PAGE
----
Monday, September 22, 2014

A Liberal is a Man Who Can Prove Everything and Nothing

While perusing this piece this morning at Ace of Spades, a thought occurred to me: I don't have time for a post.

Then another thought: it is more than a little interesting that the logic of the left is so flexible -- a less charitable person would say nonexistent -- that it can prove anything. With one exception: the existence of God.

How weird is that? Even if we concede that the existence of God is absurd, this should pose no barrier whatsoever to the left. Rather, the very existence of the left is rooted in logical absurdities, in comparison to which God is the one and only thing of which we may be absolutely certain.

Now, as usual, this will sound polemical and bobastic, but it is not. Just think of the uses to which "leftist logic" is put, and to the many impossibilities it is able to prove: that there is no fundamental difference between men and women; or that children aren't entitled to a mother and father; or that earth is warming due to carbon even though carbon has increased by 25% over the past 17 years while the temperature has remained stable; or that charging more for energy will result in less demand, while charging more for labor will have no effect on demand; or that genes explain everything except racial differences; or that free will doesn't exist; or that homosexuality is natural and normal; or that our minds do not disclose reality... one could go on and on.

But the whole modern project is rooted in a profound and primordial illogicality, an outright rejection of reality. Once you accept this initial illogicality, then it is like the faith with which All Things Are Possible. Once you leave logic behind, then you can indeed use it to prove anything.

Chesterton makes this same point in his book on Aquinas, that "Since the modern world began in the sixteenth century, nobody's system of philosophy has really corresponded to reality; to what, if left to themselves, common men would call common sense."

Rather, each philosophy starts "with a paradox; a peculiar point of view demanding the sacrifice of what they [the common man] would call a sane point of view." One finds this initial absurdity in everyone from Descartes and Kant on down to the tenured rabble of today.

It's easy: just start by believing one little thing "that no normal man would believe," and the magic never ends. Chesterton cites several typical examples, e.g., that law is above natural right, or that things are only ideas, or that everything is relative. True, one cannot strictly prove, say, that solipsism isn't the case, but that doesn't mean that solipsism is the case. You also can't prove your eyes see the real world, but that doesn't prove you're blind.

Thomas too asks us to make just one little leap of faith, but this leap ushers us into the real world, for the simple reason that it asks us to believe that our senses disclose the real world. Yes, you can, under a multitude of guises, reject that leap of faith, but to do so is to commit spiritual suicide and cognitive cluelesside.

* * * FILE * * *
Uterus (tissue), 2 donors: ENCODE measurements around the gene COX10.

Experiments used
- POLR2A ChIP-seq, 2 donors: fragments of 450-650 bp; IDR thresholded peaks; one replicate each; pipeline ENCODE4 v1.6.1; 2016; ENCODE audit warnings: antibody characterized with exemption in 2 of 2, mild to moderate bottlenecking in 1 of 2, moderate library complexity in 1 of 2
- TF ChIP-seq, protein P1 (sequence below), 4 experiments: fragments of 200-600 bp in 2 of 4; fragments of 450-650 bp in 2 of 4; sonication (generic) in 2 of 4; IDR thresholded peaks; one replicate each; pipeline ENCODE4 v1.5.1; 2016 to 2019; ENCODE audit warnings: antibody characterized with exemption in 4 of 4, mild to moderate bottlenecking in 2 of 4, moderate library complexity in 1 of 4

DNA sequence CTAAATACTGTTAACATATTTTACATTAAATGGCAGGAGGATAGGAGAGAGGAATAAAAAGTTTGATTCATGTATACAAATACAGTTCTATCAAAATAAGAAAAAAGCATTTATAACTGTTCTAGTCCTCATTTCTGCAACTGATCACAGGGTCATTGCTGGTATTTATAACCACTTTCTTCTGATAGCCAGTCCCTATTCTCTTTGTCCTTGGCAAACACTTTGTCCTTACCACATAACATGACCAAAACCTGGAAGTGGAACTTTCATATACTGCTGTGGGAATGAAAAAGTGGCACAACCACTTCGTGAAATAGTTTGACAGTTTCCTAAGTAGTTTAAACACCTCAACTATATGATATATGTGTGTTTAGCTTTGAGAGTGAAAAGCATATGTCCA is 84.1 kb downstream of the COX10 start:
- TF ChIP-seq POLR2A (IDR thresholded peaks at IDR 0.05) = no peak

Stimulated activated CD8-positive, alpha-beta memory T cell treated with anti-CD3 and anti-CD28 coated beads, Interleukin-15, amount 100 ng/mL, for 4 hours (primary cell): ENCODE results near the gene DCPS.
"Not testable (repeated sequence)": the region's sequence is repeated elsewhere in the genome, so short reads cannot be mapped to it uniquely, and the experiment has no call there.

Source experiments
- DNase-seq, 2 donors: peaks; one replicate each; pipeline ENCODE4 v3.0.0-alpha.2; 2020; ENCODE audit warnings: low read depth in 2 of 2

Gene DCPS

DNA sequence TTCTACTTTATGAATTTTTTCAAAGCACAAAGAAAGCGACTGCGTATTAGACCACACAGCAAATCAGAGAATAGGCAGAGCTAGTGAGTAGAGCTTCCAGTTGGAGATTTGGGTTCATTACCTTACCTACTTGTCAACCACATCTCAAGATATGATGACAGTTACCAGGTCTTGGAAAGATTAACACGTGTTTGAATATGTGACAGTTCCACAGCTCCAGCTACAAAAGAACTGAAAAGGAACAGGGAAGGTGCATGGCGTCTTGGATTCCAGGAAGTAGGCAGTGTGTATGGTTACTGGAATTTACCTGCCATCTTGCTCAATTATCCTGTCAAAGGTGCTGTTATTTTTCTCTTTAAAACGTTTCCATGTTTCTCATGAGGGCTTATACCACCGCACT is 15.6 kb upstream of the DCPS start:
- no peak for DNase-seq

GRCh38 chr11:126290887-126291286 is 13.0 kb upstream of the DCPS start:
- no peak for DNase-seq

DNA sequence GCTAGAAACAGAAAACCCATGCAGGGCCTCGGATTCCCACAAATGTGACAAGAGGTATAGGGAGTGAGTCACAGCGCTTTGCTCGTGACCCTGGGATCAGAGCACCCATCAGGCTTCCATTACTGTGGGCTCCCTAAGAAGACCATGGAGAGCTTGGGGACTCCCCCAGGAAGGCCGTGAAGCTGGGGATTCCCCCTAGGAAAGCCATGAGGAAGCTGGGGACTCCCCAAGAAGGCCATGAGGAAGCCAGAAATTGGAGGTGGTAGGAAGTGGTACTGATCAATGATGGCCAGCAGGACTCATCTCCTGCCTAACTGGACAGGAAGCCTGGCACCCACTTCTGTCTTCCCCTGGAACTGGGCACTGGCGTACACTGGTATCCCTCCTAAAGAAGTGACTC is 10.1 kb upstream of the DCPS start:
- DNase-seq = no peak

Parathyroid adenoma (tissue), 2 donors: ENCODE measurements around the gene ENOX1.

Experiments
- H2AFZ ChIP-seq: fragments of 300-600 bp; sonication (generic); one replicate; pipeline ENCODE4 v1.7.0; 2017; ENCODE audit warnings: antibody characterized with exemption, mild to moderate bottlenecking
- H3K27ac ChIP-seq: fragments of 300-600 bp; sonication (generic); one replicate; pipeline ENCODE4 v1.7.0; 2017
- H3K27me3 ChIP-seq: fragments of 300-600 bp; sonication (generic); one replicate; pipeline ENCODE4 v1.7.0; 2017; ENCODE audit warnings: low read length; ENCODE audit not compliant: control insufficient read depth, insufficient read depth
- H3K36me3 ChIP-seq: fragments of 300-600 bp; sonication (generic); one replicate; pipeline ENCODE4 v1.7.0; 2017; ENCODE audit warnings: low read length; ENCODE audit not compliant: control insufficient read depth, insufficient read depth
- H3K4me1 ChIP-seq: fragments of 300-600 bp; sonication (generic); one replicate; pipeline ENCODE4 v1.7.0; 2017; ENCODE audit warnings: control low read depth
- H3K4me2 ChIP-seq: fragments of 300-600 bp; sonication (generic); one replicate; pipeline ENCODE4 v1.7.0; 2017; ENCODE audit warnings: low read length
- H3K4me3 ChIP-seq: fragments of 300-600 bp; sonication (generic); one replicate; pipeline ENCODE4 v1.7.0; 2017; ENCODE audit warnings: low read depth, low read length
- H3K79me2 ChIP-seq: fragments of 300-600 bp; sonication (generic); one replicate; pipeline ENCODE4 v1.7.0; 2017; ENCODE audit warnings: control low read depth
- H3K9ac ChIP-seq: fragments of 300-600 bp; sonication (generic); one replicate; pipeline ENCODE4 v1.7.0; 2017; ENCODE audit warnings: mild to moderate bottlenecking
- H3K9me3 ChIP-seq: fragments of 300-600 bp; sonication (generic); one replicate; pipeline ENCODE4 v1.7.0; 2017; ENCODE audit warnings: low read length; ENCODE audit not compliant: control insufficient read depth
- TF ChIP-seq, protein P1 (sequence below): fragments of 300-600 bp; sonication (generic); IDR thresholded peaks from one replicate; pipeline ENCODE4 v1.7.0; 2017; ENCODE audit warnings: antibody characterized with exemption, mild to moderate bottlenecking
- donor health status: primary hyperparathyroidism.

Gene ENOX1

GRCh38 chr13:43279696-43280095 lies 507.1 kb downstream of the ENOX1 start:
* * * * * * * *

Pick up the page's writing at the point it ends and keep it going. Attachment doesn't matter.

I wasn't kidding about having no time. To be continued tomorrow...


EbonyRaptor said...

"The journey of a thousand miles begins with one step" ... but if that first step is in the wrong direction the journey will fail to take you to the right place. Stepping away from reality, from truth, from God will inevitably lead to what we see today - lost people totally immersed in falsehood knowing nothing of their real predicament.

julie said...

Yes. All it takes is that first step in believing what "no normal man would believe," which is effectively like dividing your intelligence by zero. I must suspect, then, that the reason they are so determined not to prove the existence of God is that doing so would immediately cancel out the effect.

The nice thing about dividing by zero is it seems to grant an omnipotent power. But when God enters the equation, suddenly one must cede the power to a higher authority, who might actually disapprove of your lifestyle of choice.

julie said...

Speaking of posts at Ace's, this one has me wondering just how long it's going to be before God gets tired of this whole mess and just goes full smite on the world. He promised no floods, but I don't think SMOD is off the table.

I was just reading yesterday about one of the appearances of Mary that happened back in the 1800s; back then, the world made her cry. Can't help wondering if, at this point, any visitations might reveal that now she's just about ready to let go of her Son's arm and encourage him to give it all he's got.

mushroom said...

I think it's fine to let the insane run the asylum because the sane have better things to do than hang around a bunch of crazy people. On the other hand, it might have been a mistake to leave them the keys.

mushroom said...

It will be fire next time.

Dustbury wants to believe Ms. Trois-tit is a hoax. I hope he is right.

If he's not, how long before some fool tries to top it with a four-barrel.

Or, worse -- a dual, uh, exhaust.

julie said...

Ha - now that would be pretty funny. If it's going to happen, it probably would be here in Florida, too.

If I should see Ms. Three Boobs walking around, I'll be sure to try and ignore them as much as possible. South Florida is pretty much a sideshow anyway, so she probably doesn't stand out as much as she thinks.

USS Ben USN (Ret) said...

"It's easy: just start by believing one little thing "that no normal man would believe," and the magic never ends."

And what is seen as magic is, in reality destruction.
Or perhaps it is magic. Dark magic. And there's always a price for that.
It costs a soul and an enslaved mindlessness.
All for an infusion of illusion and delusion.

And we all know what that illusion of man-forced utopia really is.